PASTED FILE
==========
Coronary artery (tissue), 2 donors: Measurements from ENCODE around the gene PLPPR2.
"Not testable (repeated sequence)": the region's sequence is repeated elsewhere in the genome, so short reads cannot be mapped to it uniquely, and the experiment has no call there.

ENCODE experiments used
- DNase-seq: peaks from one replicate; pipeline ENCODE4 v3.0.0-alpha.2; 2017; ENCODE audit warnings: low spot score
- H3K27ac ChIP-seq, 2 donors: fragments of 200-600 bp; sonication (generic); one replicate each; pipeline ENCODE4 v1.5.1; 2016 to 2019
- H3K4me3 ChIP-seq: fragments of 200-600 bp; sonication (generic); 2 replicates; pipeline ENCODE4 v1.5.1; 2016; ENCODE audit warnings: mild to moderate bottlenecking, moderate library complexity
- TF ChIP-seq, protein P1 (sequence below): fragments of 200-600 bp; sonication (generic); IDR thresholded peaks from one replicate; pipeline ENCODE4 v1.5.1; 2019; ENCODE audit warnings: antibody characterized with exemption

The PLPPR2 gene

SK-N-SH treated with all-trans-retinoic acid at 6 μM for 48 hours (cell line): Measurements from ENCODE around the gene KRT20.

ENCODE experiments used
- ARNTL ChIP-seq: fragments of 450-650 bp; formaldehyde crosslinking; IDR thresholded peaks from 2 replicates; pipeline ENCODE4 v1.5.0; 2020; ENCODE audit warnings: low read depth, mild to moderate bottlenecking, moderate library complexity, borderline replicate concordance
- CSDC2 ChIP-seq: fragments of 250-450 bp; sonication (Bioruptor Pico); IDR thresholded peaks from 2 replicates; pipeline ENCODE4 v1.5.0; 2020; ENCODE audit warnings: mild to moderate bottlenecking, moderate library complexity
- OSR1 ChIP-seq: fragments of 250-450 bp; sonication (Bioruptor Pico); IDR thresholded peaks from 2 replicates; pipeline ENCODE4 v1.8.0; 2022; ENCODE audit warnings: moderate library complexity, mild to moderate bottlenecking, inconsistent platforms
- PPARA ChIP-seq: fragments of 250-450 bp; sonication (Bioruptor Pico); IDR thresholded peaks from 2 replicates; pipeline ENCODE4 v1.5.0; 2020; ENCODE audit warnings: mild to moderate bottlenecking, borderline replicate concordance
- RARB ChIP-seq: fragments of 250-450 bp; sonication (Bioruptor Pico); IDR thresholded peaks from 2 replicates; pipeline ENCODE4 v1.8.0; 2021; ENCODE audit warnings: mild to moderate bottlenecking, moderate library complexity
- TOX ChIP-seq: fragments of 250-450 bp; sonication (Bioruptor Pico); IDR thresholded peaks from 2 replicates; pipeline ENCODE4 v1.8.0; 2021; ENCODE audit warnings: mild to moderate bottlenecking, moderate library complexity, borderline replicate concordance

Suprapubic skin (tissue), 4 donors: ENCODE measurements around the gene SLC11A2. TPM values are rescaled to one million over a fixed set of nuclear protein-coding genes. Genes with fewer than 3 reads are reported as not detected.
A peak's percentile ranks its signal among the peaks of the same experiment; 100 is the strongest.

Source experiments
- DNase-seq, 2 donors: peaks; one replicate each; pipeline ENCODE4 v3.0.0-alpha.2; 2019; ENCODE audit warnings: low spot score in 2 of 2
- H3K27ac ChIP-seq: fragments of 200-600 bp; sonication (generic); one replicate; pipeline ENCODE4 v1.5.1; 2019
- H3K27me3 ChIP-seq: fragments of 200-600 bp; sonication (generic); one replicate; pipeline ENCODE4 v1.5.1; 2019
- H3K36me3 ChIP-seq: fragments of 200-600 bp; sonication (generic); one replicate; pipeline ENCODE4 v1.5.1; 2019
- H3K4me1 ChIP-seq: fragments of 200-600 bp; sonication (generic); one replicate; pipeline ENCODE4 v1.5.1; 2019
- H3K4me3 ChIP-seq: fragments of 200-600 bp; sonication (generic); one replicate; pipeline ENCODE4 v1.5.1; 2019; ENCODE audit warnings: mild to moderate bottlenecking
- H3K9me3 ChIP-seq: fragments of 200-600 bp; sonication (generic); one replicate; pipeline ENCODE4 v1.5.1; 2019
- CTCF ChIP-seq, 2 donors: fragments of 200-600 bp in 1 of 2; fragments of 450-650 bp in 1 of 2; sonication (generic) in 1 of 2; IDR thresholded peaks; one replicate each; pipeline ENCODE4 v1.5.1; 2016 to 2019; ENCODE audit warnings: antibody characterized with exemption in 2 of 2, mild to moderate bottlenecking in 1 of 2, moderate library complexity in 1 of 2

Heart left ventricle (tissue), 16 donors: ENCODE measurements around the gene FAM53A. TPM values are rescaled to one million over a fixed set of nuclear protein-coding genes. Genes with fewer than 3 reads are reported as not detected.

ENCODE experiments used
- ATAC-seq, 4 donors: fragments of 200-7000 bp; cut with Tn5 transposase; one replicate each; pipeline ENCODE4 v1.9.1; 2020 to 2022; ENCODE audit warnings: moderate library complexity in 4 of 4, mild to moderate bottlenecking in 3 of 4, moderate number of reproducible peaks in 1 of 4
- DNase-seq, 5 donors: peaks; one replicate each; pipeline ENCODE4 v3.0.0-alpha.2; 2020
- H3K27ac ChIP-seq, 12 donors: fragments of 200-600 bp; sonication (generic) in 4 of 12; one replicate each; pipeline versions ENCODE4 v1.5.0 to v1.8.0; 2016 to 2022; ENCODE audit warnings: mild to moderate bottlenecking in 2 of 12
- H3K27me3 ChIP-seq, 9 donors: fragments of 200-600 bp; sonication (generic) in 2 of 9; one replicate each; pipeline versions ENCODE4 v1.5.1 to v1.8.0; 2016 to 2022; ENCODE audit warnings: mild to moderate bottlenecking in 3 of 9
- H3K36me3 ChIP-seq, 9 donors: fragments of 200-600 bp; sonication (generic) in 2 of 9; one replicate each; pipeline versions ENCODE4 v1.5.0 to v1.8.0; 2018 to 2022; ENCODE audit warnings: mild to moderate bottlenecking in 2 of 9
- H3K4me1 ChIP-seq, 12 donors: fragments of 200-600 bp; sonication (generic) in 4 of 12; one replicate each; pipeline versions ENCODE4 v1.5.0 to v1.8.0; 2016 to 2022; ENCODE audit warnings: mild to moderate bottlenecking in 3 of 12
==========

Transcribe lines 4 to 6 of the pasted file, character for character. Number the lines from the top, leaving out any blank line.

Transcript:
- DNase-seq: peaks from one replicate; pipeline ENCODE4 v3.0.0-alpha.2; 2017; ENCODE audit warnings: low spot score
- H3K27ac ChIP-seq, 2 donors: fragments of 200-600 bp; sonication (generic); one replicate each; pipeline ENCODE4 v1.5.1; 2016 to 2019
- H3K4me3 ChIP-seq: fragments of 200-600 bp; sonication (generic); 2 replicates; pipeline ENCODE4 v1.5.1; 2016; ENCODE audit warnings: mild to moderate bottlenecking, moderate library complexity